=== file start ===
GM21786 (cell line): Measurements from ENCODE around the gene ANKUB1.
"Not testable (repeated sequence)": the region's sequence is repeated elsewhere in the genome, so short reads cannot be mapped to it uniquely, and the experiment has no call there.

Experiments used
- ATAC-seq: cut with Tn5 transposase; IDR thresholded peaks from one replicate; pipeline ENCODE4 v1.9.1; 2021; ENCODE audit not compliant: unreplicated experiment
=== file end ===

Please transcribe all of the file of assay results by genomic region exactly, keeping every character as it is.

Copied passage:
GM21786 (cell line): Measurements from ENCODE around the gene ANKUB1.
"Not testable (repeated sequence)": the region's sequence is repeated elsewhere in the genome, so short reads cannot be mapped to it uniquely, and the experiment has no call there.

Experiments used
- ATAC-seq: cut with Tn5 transposase; IDR thresholded peaks from one replicate; pipeline ENCODE4 v1.9.1; 2021; ENCODE audit not compliant: unreplicated experiment